Police in Toronto say they've found the remains of at least six people in the midst of their investigation into alleged serial killer Bruce McArthur. Here's what goes on in such investigations.
Wild chimpanzees are hard to find, but their DNA – left-behind genetic traces – are opening up a new way of studying them.
Applying actual science to forensic investigations can yield substantially different results from the findings of standard methods in the field.
'Volcano forensics' involves a mixture of modern day monitoring and analysis of past eruptions. Geologists use volcanic rocks as a kind of time capsule to assess what happened previously.
Fingerprinting is a valuable police tool for tracking down suspects, but it's not perfect. However, we can reduce the risk of any mistaken identity if we work within the limits of fingerprinting.
DNA evidence has a profile which it might not deserve.
50 years after the Moors Murders, UK police are still hoping to find a missing body. And scientists are working hard to help.
We live in a probabilistic world. The courts need to catch up – and start training juries in statistics.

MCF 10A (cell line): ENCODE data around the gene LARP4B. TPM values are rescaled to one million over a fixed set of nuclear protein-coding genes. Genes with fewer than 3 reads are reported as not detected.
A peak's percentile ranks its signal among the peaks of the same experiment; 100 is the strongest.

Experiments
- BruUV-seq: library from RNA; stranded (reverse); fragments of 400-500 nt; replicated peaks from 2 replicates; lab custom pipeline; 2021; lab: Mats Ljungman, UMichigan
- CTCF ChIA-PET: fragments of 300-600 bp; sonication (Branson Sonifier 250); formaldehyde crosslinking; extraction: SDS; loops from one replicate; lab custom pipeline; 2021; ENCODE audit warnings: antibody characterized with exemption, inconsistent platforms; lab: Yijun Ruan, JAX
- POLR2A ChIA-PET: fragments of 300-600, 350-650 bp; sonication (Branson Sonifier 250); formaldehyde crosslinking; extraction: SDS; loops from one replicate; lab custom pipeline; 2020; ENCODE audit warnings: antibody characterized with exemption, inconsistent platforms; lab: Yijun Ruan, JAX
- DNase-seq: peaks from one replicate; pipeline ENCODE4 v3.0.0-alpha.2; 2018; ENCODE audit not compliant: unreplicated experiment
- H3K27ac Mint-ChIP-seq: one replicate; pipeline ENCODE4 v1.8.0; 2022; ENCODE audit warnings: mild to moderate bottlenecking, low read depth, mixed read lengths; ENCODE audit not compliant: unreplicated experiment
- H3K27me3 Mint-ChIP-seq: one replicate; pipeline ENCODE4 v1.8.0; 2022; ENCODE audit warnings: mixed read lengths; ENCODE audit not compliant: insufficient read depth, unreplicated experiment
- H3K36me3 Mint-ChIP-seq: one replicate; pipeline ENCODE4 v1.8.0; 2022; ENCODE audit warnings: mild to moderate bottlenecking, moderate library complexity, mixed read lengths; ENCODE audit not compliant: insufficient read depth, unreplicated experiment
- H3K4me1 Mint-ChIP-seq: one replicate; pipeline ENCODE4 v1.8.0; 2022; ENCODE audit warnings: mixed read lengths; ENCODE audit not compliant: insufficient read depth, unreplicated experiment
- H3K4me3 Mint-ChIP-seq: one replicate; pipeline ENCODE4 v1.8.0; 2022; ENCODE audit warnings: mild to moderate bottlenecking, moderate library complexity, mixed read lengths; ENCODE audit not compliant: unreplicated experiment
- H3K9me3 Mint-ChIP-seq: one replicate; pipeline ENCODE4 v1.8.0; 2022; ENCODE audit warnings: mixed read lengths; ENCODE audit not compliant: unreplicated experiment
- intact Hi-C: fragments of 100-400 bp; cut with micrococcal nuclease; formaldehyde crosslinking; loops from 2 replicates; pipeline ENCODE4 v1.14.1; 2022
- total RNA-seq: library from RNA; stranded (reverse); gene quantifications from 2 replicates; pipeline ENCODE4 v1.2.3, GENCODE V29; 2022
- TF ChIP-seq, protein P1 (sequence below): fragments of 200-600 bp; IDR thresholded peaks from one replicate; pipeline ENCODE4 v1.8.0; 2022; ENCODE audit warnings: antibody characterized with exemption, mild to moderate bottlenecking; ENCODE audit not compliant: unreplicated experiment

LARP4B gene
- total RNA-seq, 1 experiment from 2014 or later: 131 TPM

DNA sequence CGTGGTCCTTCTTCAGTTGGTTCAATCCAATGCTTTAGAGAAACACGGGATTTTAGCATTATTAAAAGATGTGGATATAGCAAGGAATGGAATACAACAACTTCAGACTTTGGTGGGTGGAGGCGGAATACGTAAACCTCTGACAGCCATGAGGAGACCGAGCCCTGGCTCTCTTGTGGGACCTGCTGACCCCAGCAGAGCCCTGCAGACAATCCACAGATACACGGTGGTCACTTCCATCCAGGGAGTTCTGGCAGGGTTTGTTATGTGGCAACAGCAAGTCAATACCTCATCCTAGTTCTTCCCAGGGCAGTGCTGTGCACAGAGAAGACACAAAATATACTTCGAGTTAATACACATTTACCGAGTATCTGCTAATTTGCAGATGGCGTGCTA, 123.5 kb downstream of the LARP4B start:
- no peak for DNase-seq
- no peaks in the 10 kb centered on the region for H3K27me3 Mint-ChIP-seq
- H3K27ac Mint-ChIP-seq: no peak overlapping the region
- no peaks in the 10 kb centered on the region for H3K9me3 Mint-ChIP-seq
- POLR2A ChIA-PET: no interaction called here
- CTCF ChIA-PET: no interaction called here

Forensics has a way to go before it's a mature, academic science. Attorney General Jeff Sessions just terminated an independent commission charged with helping it get there.
How does the police decide where to send dive teams to search for bodies? They ask scientists for advice.
Mathematicians make a splash with new theory that could lead to breakthroughs in 3D printing, climate science and forensics.
Scientific crime scene analysis is more popular in India's pulp fiction than in real life investigations.
New ways of using forensic science in anthropology have been developed to advance our understanding of the past.
Is forensic science an oxymoron? A new White House report suggests there are major issues with many of the forensic disciplines used to convict defendants of crimes in the U.S.
Researchers have created a new kind of 'drugalyser' that's less likely to give false positive readings.
Your memory of an event can be manipulated – and miscarriages of justice can follow.
Microsoft Kinect's cheap sensors could create low-cost 3D computer models of crime scenes.
A US report has cast doubt on a range of techniques commonly used to secure criminal convictions, such as identification using bite marks, hair strands or footwear.
New plastic banknotes pose a challenge to forensic scientists that clever chemistry can solve.
Pollen is all around us, is extremely durable and can provide clues about where someone's been. A new genetic technique will make it easier to use pollen evidence in criminal investigations.